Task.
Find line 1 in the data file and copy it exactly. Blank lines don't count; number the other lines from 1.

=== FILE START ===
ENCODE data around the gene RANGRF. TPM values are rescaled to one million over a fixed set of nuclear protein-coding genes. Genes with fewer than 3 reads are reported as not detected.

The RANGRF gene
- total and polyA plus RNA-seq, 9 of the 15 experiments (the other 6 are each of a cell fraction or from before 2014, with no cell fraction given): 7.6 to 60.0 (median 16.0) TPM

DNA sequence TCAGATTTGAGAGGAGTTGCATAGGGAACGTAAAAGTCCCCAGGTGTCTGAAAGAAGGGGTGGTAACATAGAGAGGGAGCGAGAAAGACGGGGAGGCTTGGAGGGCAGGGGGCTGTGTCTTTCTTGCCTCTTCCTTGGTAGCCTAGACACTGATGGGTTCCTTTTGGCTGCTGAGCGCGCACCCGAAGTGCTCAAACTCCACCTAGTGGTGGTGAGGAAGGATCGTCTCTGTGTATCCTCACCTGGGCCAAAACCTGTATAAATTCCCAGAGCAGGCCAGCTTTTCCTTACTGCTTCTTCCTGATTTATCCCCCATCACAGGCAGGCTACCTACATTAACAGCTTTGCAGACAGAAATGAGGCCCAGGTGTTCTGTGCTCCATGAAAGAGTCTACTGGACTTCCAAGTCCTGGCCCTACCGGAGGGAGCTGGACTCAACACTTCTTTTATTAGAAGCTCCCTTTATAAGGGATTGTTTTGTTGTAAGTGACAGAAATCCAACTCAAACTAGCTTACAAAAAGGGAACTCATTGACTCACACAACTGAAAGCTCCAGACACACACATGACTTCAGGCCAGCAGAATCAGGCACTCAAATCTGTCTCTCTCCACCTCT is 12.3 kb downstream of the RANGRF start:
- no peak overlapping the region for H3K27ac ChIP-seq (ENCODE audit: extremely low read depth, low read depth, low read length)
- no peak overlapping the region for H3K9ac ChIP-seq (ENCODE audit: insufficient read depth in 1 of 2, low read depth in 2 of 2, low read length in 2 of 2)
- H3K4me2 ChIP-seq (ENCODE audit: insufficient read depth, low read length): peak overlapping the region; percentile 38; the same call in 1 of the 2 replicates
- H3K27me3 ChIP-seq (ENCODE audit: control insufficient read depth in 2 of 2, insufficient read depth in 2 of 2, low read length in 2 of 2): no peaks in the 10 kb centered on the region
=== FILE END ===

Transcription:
ENCODE data around the gene RANGRF. TPM values are rescaled to one million over a fixed set of nuclear protein-coding genes. Genes with fewer than 3 reads are reported as not detected.